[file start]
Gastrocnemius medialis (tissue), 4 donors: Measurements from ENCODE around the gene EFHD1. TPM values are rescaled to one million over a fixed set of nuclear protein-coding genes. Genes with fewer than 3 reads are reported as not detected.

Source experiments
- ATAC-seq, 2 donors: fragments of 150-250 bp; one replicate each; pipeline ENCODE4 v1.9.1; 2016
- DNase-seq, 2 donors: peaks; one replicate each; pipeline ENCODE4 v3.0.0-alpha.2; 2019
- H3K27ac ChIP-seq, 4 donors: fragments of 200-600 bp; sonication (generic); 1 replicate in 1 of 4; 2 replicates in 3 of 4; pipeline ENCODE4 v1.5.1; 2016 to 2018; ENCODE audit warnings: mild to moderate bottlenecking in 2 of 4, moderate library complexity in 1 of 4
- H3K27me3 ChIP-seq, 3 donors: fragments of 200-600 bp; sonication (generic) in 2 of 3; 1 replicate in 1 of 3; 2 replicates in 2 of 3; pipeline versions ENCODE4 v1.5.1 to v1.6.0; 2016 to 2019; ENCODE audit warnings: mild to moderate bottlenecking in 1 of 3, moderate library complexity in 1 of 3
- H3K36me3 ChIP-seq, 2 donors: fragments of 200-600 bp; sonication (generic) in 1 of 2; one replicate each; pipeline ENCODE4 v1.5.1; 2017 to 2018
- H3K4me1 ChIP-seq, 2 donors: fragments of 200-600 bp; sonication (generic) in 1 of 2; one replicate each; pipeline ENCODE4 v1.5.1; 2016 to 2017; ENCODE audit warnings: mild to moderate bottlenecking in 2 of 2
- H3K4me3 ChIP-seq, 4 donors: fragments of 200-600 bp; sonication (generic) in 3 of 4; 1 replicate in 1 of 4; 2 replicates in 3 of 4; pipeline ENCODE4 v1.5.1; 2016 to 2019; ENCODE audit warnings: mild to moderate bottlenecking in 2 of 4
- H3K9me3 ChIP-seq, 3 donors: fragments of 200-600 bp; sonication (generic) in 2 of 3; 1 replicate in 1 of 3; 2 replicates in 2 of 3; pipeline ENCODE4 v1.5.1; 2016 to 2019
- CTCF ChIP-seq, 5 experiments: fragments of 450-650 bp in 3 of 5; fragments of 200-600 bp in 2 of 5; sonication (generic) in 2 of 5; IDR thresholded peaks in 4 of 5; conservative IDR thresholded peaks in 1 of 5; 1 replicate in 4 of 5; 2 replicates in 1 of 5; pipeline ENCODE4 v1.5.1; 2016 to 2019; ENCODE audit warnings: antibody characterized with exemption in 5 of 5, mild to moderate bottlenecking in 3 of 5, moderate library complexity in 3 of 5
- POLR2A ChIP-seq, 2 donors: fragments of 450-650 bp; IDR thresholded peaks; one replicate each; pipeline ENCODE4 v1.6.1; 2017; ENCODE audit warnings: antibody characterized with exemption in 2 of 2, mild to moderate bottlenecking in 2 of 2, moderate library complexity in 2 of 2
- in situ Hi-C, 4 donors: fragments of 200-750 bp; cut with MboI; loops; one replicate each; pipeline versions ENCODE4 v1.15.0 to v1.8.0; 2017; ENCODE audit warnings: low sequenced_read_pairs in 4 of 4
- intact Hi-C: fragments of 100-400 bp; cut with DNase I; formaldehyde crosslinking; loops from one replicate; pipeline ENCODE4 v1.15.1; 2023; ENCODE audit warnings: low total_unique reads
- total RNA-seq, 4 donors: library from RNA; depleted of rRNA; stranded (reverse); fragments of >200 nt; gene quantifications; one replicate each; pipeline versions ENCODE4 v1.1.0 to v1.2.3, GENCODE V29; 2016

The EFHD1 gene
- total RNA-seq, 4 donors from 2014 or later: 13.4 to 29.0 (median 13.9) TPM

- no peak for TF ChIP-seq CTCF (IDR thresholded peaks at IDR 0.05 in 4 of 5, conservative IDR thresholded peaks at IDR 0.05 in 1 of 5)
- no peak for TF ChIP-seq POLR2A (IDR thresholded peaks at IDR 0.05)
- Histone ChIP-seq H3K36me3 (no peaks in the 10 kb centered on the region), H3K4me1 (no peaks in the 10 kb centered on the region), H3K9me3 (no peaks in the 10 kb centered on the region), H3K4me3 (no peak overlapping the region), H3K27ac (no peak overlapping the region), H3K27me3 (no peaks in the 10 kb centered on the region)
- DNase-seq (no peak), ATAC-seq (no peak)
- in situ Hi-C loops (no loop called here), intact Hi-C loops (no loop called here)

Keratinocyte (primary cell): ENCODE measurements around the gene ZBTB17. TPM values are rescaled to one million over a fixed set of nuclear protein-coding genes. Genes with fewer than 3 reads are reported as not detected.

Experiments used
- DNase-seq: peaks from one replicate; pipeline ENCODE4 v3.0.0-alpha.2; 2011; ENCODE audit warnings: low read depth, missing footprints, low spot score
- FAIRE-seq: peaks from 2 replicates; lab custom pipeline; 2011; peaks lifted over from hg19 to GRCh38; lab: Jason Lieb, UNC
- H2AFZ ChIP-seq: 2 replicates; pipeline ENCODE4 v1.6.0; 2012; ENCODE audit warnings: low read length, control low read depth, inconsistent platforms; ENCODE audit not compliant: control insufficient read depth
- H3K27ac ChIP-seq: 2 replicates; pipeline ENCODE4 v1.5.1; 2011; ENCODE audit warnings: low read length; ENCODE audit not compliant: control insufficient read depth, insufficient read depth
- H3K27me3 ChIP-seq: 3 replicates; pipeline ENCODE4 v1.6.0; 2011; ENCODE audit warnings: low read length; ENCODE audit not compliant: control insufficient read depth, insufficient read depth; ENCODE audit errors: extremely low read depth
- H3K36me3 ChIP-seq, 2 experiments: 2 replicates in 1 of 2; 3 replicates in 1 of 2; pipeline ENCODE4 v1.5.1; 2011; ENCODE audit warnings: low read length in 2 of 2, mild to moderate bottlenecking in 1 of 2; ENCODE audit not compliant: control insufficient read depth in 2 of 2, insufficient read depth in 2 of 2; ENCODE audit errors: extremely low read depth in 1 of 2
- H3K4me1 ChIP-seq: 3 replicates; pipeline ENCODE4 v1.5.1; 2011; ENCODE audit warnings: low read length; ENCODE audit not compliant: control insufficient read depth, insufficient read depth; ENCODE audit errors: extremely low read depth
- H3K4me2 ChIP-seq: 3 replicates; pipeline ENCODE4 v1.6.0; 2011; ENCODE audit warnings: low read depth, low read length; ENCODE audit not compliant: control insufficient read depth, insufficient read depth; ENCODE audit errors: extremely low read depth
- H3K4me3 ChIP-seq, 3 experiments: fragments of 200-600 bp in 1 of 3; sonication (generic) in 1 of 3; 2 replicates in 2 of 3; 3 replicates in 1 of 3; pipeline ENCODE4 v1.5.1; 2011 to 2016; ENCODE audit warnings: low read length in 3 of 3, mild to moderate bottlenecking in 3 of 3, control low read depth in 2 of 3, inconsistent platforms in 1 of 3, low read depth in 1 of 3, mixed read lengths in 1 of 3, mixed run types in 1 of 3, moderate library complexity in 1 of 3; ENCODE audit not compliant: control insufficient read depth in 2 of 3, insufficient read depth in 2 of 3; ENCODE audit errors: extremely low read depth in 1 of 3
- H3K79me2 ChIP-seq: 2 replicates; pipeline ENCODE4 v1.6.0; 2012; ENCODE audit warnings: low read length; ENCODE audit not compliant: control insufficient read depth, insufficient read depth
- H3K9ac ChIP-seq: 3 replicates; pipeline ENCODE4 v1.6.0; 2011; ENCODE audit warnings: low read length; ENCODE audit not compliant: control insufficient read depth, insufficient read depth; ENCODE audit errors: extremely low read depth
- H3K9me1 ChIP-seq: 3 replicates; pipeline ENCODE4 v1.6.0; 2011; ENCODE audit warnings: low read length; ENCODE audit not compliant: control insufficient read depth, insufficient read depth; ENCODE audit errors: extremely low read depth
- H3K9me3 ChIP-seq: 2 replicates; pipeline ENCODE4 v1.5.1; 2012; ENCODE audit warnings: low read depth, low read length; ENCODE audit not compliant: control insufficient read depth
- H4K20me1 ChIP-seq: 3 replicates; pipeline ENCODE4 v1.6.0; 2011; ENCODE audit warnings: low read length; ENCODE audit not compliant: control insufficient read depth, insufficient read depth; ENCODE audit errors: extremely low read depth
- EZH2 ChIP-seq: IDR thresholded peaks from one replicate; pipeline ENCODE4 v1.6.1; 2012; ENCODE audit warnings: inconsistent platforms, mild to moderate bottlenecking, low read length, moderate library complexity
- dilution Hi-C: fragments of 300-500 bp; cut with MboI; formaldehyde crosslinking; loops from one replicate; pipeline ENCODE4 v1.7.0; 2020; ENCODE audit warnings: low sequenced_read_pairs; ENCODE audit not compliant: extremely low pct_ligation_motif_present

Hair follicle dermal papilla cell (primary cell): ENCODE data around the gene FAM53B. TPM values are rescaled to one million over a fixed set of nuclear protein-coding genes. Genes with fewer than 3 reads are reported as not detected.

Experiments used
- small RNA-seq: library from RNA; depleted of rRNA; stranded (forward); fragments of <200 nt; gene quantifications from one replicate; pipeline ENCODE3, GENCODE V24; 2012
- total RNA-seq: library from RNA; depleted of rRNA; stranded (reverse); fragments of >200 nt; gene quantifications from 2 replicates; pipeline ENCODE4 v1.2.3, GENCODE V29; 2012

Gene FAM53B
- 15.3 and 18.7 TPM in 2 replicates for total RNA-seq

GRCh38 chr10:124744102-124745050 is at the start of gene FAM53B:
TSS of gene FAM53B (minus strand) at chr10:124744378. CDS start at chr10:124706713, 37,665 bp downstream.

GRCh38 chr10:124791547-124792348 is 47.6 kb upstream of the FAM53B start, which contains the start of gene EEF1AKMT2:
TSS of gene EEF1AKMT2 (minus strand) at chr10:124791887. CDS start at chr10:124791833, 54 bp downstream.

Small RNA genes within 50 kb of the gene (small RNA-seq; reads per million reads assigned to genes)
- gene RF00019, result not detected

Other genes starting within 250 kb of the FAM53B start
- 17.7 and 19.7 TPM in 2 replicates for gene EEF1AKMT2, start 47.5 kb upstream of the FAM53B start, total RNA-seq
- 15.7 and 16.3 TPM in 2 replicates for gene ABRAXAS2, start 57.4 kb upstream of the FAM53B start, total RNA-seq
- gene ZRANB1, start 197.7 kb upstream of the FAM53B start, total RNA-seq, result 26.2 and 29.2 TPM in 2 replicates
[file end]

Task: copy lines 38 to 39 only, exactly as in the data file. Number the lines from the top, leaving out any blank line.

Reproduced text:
- H4K20me1 ChIP-seq: 3 replicates; pipeline ENCODE4 v1.6.0; 2011; ENCODE audit warnings: low read length; ENCODE audit not compliant: control insufficient read depth, insufficient read depth; ENCODE audit errors: extremely low read depth
- EZH2 ChIP-seq: IDR thresholded peaks from one replicate; pipeline ENCODE4 v1.6.1; 2012; ENCODE audit warnings: inconsistent platforms, mild to moderate bottlenecking, low read length, moderate library complexity